Large regional variability in geomagnetic storm effects in the auroral zone
|Author:||Kärhä, Otto1; Tanskanen, Eija I.1,2; Vanhamäki, Heikki3|
1Sodankylä Geophysical Observatory, University of Oulu, Tähteläntie, 99600, Sodankylä, Finland
2Department of Electronics and Nanoengineering, Aalto University, Maarintie, 02150, Espoo, Finland
3Space Physics and Astronomy Research Unit, University of Oulu, Pentti Kaiteran Katu, 90570, Oulu, Finland
|Online Access:||PDF Full Text (PDF, 1.8 MB)|
|Persistent link:|| http://urn.fi/urn:nbn:fi-fe20231106143248
|Publish Date:|| 2023-11-06
A digital society is fragile and vulnerable to space-originated electromagnetic disturbances. Global geomagnetic conditions have been actively monitored since the invention of the magnetometer in 1833. However, regional changes in the magnetic environment have been widely left unstudied because of the sparsity of the observing networks. The Scandinavian Magnetometer Array (SMA) was the densest magnetometer network in history, and it was in operation in Fennoscandia during the International Magnetospheric Study (IMS) in 1976–1979. The data has been left mainly unstudied because it was recorded on 35 mm films, which are difficult to use for scientific studies. We used the DigiMAG digitization method to digitize magnetic data from all 32 SMA stations for a geomagnetic storm on 10–12 December 1977. Using these digitized values and modern magnetic data, we found large regional differences about up to 2 nT/km during strong geomagnetic storms (Dst 100–200 nT) and 7 nT/km for major scale Halloween geomagnetic storm, which correspond to 400 and 1400 nT difference for a typical 200 km station separation, respectively. The average size of substorms is 400 nT in the auroral zone. We conclude that the sparse magnetometer network can cause an underestimation of the regional magnetic disturbances and their effects. Misestimation of regional disturbances during extreme storms like the Carrington event may lead to insufficient planning of mitigation procedures and strategies.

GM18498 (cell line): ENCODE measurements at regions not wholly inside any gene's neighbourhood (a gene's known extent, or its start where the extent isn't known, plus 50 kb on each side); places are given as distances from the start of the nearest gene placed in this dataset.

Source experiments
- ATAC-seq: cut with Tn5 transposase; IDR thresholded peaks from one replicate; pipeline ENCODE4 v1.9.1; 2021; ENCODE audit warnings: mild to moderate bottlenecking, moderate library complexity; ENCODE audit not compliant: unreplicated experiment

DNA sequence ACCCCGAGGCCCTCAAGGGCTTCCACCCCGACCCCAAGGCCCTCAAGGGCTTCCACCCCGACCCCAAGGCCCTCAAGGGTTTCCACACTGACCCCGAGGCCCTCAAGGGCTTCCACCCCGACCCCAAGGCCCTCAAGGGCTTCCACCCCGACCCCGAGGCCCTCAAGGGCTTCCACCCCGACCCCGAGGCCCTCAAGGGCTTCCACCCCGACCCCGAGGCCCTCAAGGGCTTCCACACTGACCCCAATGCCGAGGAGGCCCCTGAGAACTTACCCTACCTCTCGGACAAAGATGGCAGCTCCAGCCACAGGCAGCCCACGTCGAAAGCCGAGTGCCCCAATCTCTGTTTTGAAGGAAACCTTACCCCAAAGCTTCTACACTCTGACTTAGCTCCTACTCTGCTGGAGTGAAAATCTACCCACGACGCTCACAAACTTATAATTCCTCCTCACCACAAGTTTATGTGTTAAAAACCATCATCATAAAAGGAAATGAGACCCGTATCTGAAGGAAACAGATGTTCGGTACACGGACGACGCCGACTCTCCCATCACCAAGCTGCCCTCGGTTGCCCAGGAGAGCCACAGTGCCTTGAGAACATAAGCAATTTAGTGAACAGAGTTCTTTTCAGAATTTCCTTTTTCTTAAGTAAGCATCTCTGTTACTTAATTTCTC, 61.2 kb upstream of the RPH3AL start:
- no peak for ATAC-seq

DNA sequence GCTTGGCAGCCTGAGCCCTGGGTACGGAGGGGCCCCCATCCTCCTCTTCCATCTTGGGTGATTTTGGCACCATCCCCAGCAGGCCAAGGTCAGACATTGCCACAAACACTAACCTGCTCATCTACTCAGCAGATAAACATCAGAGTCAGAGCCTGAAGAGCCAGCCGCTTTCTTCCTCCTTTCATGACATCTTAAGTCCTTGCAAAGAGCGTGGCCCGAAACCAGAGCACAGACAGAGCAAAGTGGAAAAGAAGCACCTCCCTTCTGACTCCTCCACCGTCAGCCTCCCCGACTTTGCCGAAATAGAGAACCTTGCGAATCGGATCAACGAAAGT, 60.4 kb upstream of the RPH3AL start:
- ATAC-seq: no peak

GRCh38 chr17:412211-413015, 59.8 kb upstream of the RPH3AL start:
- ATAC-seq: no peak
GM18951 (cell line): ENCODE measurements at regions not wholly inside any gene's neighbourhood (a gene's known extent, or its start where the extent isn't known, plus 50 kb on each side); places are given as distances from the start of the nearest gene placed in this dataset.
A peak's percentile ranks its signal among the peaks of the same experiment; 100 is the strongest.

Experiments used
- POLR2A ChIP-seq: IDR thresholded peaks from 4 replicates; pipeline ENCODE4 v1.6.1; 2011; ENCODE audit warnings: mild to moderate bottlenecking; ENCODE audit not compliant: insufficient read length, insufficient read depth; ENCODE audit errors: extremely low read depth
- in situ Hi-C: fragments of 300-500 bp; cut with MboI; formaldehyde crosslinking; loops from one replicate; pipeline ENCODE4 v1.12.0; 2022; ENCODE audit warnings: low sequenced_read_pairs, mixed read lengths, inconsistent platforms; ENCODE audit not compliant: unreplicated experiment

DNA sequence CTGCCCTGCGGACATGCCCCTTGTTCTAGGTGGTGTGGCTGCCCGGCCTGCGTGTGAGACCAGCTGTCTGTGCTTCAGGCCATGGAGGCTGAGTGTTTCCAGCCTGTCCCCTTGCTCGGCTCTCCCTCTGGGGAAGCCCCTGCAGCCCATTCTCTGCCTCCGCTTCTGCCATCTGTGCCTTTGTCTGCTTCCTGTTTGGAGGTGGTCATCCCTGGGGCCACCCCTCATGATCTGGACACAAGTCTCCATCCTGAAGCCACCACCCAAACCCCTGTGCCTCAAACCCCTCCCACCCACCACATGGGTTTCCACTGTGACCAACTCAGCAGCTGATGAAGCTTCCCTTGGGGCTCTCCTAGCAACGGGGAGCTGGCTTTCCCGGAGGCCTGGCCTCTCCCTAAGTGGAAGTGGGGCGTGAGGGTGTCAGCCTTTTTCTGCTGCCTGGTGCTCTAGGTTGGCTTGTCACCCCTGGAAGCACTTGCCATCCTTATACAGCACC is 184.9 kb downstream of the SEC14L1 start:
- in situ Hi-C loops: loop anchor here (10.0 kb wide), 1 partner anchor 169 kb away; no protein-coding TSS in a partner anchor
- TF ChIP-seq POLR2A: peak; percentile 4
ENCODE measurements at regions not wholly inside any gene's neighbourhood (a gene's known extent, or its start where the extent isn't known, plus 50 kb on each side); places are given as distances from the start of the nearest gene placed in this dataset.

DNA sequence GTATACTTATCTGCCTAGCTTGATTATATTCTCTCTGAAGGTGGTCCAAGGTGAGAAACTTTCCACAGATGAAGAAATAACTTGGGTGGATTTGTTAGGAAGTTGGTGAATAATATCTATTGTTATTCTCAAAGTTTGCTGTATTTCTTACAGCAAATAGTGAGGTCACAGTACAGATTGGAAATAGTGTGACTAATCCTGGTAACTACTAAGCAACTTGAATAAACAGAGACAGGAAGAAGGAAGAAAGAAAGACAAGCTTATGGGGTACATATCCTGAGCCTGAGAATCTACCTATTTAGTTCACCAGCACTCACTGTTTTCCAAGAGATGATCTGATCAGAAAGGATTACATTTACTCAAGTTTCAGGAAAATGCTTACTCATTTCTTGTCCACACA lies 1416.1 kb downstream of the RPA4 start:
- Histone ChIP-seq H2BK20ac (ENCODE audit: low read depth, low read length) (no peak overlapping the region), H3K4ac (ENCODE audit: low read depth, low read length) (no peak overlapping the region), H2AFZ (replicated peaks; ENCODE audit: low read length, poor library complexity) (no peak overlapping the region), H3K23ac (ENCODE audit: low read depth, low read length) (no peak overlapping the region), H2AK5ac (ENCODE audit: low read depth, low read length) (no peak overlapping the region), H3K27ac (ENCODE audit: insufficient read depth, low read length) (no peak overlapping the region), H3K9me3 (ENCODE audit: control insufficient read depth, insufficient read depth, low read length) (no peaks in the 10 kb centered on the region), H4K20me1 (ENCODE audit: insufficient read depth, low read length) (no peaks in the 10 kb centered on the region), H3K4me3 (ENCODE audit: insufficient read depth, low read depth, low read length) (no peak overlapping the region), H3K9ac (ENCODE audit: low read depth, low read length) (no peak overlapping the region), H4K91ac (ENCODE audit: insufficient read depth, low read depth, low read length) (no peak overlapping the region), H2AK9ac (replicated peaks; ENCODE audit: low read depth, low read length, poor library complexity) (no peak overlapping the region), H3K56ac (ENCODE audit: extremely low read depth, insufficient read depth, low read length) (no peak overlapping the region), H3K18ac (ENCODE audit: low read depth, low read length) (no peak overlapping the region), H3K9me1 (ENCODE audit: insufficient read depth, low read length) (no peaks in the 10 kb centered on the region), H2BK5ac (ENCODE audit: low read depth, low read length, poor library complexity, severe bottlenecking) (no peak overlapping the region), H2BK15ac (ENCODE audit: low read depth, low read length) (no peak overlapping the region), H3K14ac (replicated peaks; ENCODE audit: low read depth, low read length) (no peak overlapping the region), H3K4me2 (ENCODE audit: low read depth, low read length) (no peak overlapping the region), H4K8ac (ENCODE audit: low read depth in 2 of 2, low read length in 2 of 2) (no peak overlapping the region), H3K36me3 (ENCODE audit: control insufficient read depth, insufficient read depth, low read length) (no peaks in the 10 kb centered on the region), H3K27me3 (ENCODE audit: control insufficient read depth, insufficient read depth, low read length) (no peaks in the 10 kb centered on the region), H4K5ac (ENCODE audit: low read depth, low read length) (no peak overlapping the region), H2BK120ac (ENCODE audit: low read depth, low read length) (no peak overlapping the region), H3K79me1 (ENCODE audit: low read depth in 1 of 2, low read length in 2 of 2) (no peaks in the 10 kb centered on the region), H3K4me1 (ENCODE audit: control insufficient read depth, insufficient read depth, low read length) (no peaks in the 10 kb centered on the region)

|Type of Publication:||
A1 Journal article – refereed
|Field of Science:||
115 Astronomy and space science
We acknowledge the financial support by the Academy of Finland of the SOLSTICE (project 324161), Earth-Space Research Ecosystem E2S (project no. 336719 and 337663), Vilho, Yrjö and Kalle Väisälä Foundation of the Finnish Academy of Science and Letters, and ReSoLVE Center of Excellence (project no. 272157 and 307411), and Auroral Joule (project 354521).
|Academy of Finland Grant Number:||
324161 (Academy of Finland Funding decision)
337663 (Academy of Finland Funding decision)
272157 (Academy of Finland Funding decision)
307411 (Academy of Finland Funding decision)
354521 (Academy of Finland Funding decision)
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